Not forgetting also, with the rising cost of living, the healthcare prices have also increased—leaving many unable to pay off their medical bills, and ultimately, the amount of healthcare debt to increase.
Hospitals wrestling with metastasising problem: bad debtsHospitals have more bad debt today – and will continue to see more bad debt. These days, rather than struggling to collect payment from uninsured people, hospitals are being stiffed by insured, often middle-class patients who can't—or won't—pay skyrocketing out-of-pocket costs.
Advocate Health Care, Illinois' largest hospital network, saw its uncollectible accounts increase more than 22% in 2016, to USD269.5 million, or about 5% of its overall revenue. The spike is related to an increase in deductibles and overall patient financial responsibility under today's insurance plans, notes David Szandzik, vice president of revenue cycle for Downers Grove-based Advocate.
Swedish Covenant Hospital, one of the largest and oldest community hospitals in Chicago, watched its bad debt skyrocket by 71%, to USD11.2 million, in 2015 (the most recent year for which numbers are available). At Lurie Children's Hospital, bad debt increased 22%, to USD11.5 million, in 2015. According to a study from TransUnion, a company that helps hospitals collect unpaid bills, more than two-thirds of patients aren't paying their entire hospital bills, and that number could increase to 95% by 2020. TransUnion found just under half of patients did not pay off hospital bills of $500 or less two years ago. The company attributed the increase to higher deductibles and patient responsibility growing from 10% – 30% over the last few years.
In fact, hospitals are working overtime to get money from patients. That having said, hospitals have gotten much more aggressive in trying to collect at time of service, because their ability to collect on self-pay amounts decreases significantly when the patient leaves the building.
Debt collection means businessHospitals have reacted by taking matters into their own hands, increasing internal billing staff, proactively contacting patients to set up payment plans and selling past-due accounts to bill collectors. To supplement their income, big hospital operators have also removed the middle-man over the past few years – dealing the problem themselves.
In addition, some of the largest hospital owners in the United States have even decided to get into the business of debt collection themselves due to the financial burden.
Tenet Healthcare Corp, the for-profit hospital operator, for example, is selling off hospitals to help reduce its debt burden—but keeps those hospitals as customers of its debt collection arm. (Collections agency, Central Financial Control – owned by Tenet Healthcare Corp – is the operating name of a Conifer subsidiary called Syndicated Office Systems LLC.)
According to estimates from economists at MIT, Northwestern University and the University of Chicago, the amount of past-due medical debt in the US is around USD75 billion, spread among 43 million people and with impending cuts to Medicare, they venture that 60% of hospitals will become unprofitable in the next year.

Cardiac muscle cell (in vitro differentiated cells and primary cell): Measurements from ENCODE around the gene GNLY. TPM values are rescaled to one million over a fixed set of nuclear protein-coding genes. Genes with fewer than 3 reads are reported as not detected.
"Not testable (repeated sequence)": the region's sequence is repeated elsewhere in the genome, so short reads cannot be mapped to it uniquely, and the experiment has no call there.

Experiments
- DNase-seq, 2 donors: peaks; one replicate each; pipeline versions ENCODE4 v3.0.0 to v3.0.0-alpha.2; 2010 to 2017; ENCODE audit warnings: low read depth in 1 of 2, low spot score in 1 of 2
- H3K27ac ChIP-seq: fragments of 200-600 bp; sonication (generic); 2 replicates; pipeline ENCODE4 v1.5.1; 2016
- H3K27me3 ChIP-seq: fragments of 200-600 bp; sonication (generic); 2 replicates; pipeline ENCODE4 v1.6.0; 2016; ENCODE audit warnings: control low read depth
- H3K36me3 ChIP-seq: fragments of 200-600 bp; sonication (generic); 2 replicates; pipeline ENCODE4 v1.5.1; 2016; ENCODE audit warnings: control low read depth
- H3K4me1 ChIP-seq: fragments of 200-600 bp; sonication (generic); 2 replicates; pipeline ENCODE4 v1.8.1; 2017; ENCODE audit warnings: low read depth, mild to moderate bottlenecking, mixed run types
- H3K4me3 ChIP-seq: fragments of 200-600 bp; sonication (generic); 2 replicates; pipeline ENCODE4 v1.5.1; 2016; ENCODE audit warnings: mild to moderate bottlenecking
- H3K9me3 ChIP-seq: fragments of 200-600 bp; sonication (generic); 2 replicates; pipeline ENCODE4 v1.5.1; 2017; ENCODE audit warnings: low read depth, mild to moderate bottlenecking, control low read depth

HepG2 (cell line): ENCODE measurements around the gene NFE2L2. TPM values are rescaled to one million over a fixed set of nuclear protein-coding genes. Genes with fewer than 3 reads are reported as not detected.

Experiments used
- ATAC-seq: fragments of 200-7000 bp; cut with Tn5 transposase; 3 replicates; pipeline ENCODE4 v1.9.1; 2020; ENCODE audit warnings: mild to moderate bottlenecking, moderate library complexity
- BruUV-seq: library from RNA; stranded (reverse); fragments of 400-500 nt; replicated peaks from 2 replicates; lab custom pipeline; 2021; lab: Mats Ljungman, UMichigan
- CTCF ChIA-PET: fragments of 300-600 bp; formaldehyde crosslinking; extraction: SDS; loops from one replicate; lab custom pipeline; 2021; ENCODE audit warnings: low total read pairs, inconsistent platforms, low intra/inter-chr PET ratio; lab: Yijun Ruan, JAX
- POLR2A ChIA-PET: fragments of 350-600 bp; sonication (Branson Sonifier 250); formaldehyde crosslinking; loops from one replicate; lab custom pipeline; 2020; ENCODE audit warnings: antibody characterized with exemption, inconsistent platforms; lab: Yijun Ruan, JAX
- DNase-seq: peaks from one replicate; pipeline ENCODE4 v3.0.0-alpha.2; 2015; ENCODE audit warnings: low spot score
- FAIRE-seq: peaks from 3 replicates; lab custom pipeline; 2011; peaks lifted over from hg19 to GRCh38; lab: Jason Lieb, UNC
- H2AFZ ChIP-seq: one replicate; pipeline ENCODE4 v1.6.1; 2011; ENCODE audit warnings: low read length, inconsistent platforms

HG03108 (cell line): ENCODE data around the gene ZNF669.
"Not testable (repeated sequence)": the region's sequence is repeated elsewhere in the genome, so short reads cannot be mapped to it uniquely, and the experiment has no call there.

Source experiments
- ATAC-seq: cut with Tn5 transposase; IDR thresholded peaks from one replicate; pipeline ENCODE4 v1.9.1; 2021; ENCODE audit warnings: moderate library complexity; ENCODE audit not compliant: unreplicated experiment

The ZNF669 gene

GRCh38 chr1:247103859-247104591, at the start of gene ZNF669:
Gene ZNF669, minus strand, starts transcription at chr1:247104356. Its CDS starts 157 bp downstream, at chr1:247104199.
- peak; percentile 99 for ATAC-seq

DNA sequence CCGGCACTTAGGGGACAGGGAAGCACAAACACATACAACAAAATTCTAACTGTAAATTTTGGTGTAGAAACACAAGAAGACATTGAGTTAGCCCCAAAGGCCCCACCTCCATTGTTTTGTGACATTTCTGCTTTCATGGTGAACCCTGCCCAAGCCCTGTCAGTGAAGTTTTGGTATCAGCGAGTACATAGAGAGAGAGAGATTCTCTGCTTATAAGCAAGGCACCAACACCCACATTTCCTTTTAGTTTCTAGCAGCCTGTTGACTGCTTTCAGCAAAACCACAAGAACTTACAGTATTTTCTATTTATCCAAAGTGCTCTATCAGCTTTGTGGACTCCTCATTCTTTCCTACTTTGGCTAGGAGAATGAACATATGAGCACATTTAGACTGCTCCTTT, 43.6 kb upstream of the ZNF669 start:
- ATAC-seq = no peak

This means that patient care has taken the back seat—as the institution, whose sole purpose is to take care of the people, has somehow turned to converting patient’s debts into profit.
The foreigner dilemma in MalaysiaWhile the US is turning patient care into a profitable business, the same cannot be said for Malaysia.
The country’s government hospitals face an uphill battle in trying to recover money spent on treating foreigners, says a hospital official in response to a report back in March 2017—detailing foreign nationals owing up to RM50 million in unpaid hospital bills.
Foreigners from 38 countries owe Hospital Kuala Lumpur (HKL) RM7.87 million in unpaid medical bills from 2012, and RM3 million in 2016 alone.
According to a report by HKL, the top five foreign nationals who had consistently defaulted in settling their medical bills with the hospital—from 2012 to 2016—were from Indonesia, Myanmar, Bangladesh, India and Nepal.
“Most foreigners fail to pay because they do not have enough funds, while some simply refuse to pay. They mostly comprise undocumented workers who do not have medical insurance, which is compulsory for all legal foreign workers,” said Secretary General Datuk Seri Dr Chen Chaw Min.
Foreign patients from First World countries such as Germany, Finland, Singapore, Sweden, Japan and the United States are not exempted from healthcare debt, although the figures are negligible.
Coping with the hike in medical debt
The Star reported in April 2017 that foreign residents will have to fork out 130% to 230% more in deposits for wards and surgery in a move to reduce medical subsidy for non-citizens.
It is compulsory for all registered foreign workers in Malaysia to enrol in the Foreign Workers Insurance Scheme (SPIKPA) with a premium of RM120 per person yearly, with a coverage of up to RM20,000.
Refugees registered with the United Nations High Commissioner for Refugees (UNHCR) are encouraged to get the Refugee Medical Insurance (REMEDI), with a premium of RM165 for individuals, or RM207 per family yearly; in which the policyholders are covered for up to RM10,000.
Dr Chen said the ministry strived to provide the best health services to the public, regardless of nationality and on a sustainable basis.
“The ministry is concerned about the outstanding bills as these will affect the delivery of health services.
“Therefore, the need to raise the deposit rate for foreigners is in tandem with the increase in charges in 2016,” highlighted Dr Chen. MIMS
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Note: Article first published on 10 January 2018.